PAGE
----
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John Scalzi – Everything I Need to Know About Winter I Learned From SciFi Movies


Like many of the people in the U.S., I currently find myself encased in what I believe the technical term is “a metric buttload” of snow, the sort where I could go out my front door and no one would find me until April. But unlike many, I am not filled with despair at the snowpocalypse! Because I have watched many scifi movies, and they have given me all sorts of good advice about how to brave wintry conditions. And now, I will share them with you. Because I am giving that way.

The Thing From Another World (1951) / The Thing (1982)
1. You know what, if you find an ancient space ship trapped in the ice, you might just want to leave it there.

2. If you’re trapped in an antarctic research station where things have gotten weird, and one of your colleagues keeps telling you he wants to see you privately just for a minute, you don’t have to set him on fire. Maybe he does just want to have a chat. But take a flamethrower with you, just in case.

3. Those people in the helicopter, shooting at that dog? Maybe they know more than you.

4. The guy who accuses you of being the thing? He’s totally the thing.

The Empire Strikes Back (1980)
1. If it’s so cold that your tauntaun wants to stay in, reconsider going out.

2. When you’re caught in a snow storm and you hallucinate a dead guy telling you to travel someplace warm and swampy, that’s just your brain’s way of saying “screw you for freezing me to death.”

3. If you decide to cut open your tauntaun to keep someone from turning into a meatsicle, it’s probably best to keep that from the tauntaun until the last minute.

4. That wampa doesn’t want to hug you.

5. It’s nice if your friend decides to ride out into a bitter and dangerous snow storm to come rescue your frozen ass, but you probably shouldn’t count on it. Emergency supplies can be your friends, too.

6. Have you practiced using the force to dislodge your lightsaber from a snow pile while you’re hanging upside down? And why not?

Star Trek VI: The Undiscovered Country (1991) / Star Trek (2009)
1. When the computerized voice in your escape pod tells you to stay near the pod, it might be right.

2. Creatures galloping toward you in the snow love it when you stand there trying to figure out what they are. It makes you easier to catch.

3. Related to this, you can’t hope for an evolutionarily unlikely larger creature to spring out of the ice to eat the creature about to eat you. So prepare accordingly!

4. If you must take refuge in an ice cave, aim for the one with the conveniently placed Vulcan. It may take some guesswork, but it will so be worth it.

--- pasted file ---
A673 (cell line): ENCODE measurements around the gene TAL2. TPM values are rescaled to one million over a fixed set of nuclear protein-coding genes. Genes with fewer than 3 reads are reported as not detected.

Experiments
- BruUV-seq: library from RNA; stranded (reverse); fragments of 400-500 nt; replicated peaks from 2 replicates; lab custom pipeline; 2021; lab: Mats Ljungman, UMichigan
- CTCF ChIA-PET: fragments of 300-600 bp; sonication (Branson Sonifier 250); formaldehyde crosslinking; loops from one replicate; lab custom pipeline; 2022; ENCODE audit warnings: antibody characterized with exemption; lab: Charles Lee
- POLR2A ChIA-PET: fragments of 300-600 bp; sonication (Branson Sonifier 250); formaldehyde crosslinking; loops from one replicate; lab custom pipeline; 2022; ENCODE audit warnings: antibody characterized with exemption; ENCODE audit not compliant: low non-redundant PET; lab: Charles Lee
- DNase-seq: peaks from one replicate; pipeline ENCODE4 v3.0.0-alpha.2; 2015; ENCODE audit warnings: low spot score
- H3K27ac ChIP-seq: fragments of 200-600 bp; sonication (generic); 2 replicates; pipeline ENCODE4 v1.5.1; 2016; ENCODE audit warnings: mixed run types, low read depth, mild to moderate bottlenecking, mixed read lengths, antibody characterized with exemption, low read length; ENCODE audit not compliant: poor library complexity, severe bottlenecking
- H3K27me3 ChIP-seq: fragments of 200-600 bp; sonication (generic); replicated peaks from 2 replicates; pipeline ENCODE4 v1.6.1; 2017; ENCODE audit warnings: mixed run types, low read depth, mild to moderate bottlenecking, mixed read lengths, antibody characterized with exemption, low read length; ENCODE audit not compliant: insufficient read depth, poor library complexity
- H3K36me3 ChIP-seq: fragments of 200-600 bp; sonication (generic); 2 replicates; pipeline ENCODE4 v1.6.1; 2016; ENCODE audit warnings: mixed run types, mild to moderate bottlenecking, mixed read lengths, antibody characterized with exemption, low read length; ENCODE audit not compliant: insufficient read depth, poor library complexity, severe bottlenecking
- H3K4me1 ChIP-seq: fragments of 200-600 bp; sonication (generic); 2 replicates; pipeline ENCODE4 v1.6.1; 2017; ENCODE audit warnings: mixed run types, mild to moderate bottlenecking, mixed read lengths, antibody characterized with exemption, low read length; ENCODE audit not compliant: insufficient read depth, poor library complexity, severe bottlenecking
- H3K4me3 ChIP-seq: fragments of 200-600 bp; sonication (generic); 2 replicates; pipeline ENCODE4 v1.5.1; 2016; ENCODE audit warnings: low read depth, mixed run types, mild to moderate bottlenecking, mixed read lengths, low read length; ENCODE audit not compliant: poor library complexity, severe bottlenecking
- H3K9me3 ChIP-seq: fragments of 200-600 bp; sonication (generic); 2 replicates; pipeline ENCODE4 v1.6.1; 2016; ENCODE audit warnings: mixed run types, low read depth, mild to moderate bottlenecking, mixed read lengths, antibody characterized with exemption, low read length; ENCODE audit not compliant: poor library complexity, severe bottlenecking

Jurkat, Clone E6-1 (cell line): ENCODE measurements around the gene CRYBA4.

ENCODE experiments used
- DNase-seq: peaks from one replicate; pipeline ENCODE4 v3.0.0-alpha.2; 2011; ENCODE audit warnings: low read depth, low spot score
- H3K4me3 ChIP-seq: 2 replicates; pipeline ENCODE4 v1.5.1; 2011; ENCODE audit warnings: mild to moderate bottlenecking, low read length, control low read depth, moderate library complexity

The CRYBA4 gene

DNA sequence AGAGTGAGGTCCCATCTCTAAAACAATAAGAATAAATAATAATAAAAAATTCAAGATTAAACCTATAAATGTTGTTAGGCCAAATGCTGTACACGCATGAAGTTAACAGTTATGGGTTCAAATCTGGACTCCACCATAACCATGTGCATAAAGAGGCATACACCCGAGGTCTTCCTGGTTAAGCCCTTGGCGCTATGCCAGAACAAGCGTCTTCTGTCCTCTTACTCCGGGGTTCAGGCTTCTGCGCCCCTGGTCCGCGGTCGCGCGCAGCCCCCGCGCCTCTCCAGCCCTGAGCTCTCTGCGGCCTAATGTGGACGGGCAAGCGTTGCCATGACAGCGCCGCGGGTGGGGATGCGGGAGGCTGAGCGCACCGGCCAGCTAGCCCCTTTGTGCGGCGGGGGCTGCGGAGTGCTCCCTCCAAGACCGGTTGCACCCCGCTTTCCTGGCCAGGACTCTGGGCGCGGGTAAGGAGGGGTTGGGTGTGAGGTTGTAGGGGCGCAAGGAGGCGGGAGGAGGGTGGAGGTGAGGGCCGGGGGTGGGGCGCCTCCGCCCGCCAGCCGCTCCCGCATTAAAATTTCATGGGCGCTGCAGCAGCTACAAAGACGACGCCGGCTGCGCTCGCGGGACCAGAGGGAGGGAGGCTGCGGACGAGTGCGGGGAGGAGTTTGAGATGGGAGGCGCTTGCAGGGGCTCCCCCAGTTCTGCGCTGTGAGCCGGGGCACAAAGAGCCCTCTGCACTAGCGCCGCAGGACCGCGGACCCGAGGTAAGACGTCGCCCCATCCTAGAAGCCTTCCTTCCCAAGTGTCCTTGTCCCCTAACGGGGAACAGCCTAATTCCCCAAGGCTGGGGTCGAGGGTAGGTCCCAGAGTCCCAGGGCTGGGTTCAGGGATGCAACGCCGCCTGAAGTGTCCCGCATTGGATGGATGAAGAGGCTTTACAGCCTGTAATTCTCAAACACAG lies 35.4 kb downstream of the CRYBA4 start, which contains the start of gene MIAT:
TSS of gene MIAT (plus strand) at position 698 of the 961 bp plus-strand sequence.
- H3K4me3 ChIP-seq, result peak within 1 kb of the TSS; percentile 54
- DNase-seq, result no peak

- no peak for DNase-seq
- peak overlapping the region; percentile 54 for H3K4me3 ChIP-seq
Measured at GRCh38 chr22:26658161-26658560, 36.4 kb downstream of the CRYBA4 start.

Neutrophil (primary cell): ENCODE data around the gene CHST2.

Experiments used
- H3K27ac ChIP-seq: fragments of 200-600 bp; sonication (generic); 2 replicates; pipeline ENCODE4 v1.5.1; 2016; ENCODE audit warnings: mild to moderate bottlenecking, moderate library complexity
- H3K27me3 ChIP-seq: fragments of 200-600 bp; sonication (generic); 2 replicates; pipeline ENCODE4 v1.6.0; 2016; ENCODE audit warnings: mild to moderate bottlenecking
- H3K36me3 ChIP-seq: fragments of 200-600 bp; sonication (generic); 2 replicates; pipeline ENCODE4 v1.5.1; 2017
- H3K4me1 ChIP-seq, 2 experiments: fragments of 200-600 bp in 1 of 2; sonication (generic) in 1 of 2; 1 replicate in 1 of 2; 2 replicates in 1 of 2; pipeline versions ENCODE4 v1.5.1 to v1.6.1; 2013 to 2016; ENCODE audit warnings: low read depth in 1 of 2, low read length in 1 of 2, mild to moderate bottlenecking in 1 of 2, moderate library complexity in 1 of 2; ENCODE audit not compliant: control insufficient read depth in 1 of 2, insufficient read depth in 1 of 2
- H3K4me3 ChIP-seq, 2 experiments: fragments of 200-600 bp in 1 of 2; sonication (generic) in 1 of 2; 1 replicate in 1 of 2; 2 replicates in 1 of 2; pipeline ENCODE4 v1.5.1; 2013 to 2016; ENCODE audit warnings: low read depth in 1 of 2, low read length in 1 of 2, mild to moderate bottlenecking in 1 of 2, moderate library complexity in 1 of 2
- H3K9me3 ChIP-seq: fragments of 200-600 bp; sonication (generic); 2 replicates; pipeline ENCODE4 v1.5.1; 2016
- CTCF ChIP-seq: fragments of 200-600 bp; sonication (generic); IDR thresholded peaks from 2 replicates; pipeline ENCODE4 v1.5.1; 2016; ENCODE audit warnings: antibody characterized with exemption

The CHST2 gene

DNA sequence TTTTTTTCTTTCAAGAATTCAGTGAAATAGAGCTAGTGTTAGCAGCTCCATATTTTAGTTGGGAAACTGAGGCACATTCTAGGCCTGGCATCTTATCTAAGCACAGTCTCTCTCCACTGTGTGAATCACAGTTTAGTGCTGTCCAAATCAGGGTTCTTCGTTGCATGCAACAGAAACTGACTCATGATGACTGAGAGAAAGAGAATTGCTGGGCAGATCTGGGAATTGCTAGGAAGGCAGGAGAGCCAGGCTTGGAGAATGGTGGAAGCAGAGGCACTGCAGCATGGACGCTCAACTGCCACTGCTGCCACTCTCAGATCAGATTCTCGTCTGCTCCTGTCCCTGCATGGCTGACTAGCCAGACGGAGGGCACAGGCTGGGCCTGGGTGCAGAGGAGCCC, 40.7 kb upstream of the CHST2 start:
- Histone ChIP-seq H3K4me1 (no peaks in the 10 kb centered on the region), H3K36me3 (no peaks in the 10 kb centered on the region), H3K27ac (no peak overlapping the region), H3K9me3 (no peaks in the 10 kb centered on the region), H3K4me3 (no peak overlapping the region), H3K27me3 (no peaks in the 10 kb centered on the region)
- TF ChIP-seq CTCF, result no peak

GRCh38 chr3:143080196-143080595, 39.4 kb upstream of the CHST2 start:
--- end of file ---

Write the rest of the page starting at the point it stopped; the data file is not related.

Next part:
5. From time to time, you may find yourself sentenced to an icy prison planet. When that happens, it’s okay to ask for weather-appropriate clothing instead of just going in whatever you happen to have on. Sure, someone in prison might take it from you when you get there, because that’s what people on icy prison planets do. But until then, you’ll be toasty.

The Day After Tomorrow (2004)
1. Remember that when the temperature drops to 100 below zero, burning books to stay warm doesn’t make you, like, a bad person. Well, no, actually it does. Sorry. You coulda burned the rugs first, you damn nihilist.

2. Also, geeks: When the Super-Winter comes, and everyone else is burning books to stay warm? All that gloating you did about how awesome your Kindle is will finally come back to haunt you.

3. When half of the continental United States is encased in ice, saying “How’s the global warming working out for you?” in an arch and sarcastic way will get you thrown out into the cold. Because while technically you may be right, now is not the time.

Alien Vs. Predator (2004)
1. Hey, remember that advice about ancient space ships trapped in Antarctic ice? Goes double for pyramids.

2. In fact: when in doubt, just stay the hell out of Antarctica. Leave it to the penguins and the things.

See how practical and useful all this advice is for our current weather situation? Thank you, science fiction! Now we’re ready for anything.

If you have your own Winter/Cold & Ice advice based on scifi movies, the comment thread awaits your wisdom.

Winner of the Hugo Award and the John W. Campbell Award for Best New Writer, John Scalzi is the author of The Rough Guide to Sci-Fi Movies and the novels Old Man’s War and Zoe’s Tale. He’s also Creative Consultant for the Stargate: Universe television series. His column appears every Thursday.

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